Hike-in Required
ADA accessible
Guided tours
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The largest living thing on earth, this giant sequoia is so enormous that it is almost a challenge to perceive. Consider the branches: the largest branch on this tree has a diameter of 6.8 feet, which is larger than many mature conifers. This fact may not be evident at first because of perspective and distance, however. General Sherman's lowest branch sits at a lofty 130 feet, so things like branch diameters can be hard to estimate. Likewise, the magnitude of the base defies estimation. The facts may tell you that the tree's circumference at the ground is 102 feet, but your mind will simply register that it is gargantuan. General Sherman isn't the oldest; it is estimated to be around 2,000 years old, which maybe isn't much to Methuselah, a 5,000-year-old bristlecone pine. And at nearly 275 feet tall, General Sherman would still be looking up at the 379-foot coast redwood known as Hyperion. Yet there is no tree on earth that can match General Sherman's volume of 52,500 cubic feet.

Stop in and appreciate one of earth's wonders, and you won't regret it. This excellent visitor area has plenty of information about the tree, the species, and the surrounding habitat to help you put the experience in context. A network of paved trails including designated ADA-accessible trails leads to the tree, and you'll be able to link up with several other nearby trails in the park. Because of the easy access, this area becomes quite crowded in peak seasons. You'll find plenty of parking here, but visit early in the day or in the winter to avoid some of the big crowds.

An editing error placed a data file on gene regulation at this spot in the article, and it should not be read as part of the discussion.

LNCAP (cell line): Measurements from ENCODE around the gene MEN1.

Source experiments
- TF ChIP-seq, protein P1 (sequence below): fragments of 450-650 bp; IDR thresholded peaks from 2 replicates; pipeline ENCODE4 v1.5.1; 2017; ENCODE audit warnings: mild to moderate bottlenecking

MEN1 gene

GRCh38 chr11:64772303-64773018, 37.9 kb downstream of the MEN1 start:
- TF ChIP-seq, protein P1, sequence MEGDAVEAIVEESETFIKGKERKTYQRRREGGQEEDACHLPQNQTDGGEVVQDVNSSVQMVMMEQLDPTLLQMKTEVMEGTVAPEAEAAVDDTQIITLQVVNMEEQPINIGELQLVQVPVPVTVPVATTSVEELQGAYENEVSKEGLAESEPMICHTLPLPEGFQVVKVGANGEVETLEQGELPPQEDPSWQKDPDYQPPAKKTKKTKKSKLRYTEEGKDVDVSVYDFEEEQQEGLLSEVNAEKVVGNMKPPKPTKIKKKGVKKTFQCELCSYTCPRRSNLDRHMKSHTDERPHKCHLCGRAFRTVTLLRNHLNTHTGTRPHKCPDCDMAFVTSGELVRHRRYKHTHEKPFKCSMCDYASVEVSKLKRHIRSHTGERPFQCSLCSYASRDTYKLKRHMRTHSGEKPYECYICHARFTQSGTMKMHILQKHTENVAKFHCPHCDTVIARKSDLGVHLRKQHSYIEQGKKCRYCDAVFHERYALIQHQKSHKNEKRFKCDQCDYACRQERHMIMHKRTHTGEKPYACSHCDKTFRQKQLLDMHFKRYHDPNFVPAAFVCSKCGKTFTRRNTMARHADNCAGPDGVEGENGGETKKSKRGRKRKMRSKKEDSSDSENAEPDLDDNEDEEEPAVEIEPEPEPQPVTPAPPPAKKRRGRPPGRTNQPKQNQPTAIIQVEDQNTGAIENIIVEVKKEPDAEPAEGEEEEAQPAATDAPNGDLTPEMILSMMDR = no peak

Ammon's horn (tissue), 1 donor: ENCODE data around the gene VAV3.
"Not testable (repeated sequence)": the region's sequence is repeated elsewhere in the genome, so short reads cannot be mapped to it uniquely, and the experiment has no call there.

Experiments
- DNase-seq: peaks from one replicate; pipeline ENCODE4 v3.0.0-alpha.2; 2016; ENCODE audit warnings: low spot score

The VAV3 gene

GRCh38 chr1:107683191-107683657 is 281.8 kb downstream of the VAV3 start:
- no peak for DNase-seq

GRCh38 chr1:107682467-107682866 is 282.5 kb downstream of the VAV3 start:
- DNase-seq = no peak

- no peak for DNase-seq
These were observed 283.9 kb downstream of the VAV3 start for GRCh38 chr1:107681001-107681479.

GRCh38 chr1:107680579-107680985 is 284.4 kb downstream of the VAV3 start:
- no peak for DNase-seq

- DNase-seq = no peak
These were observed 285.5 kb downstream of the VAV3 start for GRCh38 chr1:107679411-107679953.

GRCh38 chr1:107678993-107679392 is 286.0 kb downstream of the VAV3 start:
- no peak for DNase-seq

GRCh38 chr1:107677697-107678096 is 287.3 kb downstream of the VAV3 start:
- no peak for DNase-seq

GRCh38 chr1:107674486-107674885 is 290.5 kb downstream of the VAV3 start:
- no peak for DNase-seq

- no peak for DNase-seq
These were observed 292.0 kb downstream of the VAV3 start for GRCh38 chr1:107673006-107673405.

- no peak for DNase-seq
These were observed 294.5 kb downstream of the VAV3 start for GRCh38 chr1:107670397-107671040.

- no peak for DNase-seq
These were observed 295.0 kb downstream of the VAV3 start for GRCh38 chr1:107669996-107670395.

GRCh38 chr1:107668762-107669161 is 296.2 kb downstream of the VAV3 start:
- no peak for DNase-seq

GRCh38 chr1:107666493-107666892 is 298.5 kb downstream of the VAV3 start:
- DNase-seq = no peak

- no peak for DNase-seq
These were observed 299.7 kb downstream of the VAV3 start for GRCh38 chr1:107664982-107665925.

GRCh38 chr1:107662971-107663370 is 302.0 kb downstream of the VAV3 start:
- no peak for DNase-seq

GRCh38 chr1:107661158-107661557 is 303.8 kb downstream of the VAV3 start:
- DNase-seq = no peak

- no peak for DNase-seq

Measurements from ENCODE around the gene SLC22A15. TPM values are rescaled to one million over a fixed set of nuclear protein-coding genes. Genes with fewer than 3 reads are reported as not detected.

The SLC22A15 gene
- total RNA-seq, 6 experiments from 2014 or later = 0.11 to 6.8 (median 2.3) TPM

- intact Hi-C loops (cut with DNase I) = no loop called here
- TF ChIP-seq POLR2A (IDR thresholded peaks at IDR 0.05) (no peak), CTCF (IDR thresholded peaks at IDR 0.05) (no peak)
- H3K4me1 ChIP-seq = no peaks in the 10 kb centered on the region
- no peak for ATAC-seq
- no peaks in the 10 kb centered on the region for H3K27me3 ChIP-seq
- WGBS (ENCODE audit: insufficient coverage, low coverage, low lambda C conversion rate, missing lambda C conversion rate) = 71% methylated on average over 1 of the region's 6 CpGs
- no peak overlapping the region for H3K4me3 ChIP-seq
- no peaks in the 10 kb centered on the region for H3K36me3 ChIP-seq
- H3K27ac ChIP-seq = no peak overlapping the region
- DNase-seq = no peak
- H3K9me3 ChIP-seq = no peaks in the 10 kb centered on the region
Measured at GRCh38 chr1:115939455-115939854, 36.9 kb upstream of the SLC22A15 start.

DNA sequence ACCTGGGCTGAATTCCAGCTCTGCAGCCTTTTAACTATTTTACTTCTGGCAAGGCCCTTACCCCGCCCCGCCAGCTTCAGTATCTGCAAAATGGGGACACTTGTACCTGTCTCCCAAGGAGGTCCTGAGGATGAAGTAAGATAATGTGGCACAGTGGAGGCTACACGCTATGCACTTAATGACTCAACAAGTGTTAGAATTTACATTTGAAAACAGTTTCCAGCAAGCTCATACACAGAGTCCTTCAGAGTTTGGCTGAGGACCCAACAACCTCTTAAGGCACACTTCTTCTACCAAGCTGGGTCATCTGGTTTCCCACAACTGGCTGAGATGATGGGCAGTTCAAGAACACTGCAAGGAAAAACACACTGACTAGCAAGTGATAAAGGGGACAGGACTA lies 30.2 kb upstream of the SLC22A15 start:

Logistics + Planning

Preferable season(s)




Parking Pass

National Park Pass


Largest living tree (by volume). Easy access. Accessible year round.


Often crowded.

Pets allowed

Not Allowed


Old-growth forest
ADA accessible



Plan to visit this touristy spot at sunrise or around sunset to avoid the crowds. The trail to the General Sherman also connects to the very popular Congress trail, another Sequoia must do.
We visited Sequoia National Park in May 2017, the week before Memorial Day Weekend. Which, imo, if you can manage it, is the best time to visit national parks... before the larger crowds descend.

On our first day we visited General Sherman after the obligatory stop in at the visitor's center to get maps and talk to rangers.

On the second day, we visited him again as part of a two-car hike through. We parked one car at the south side of Giant Forest, and then drove up to the General Sherman parking area. We hiked down and visited all the other big trees in the center, and then took the Trail of the Sequoias down to Tharp's Log, the Chimney Tree, and Squatter's Cabin on the southern side, near Crescent Meadow.

Mind blowing how tall and massive this tree is (and the trees in the area) A very easy route goes around the area. Very crowded on weekends, and full of people taking selfies, and photos of everything. I would recommend making this a pass-by stop if you're out exploring the nearby area. I went backcountry camping the previous 2 days on the John Muir trail out near Merhten Creek and Bear Paw Meadow. I stopped by to check out the tree on my way home.
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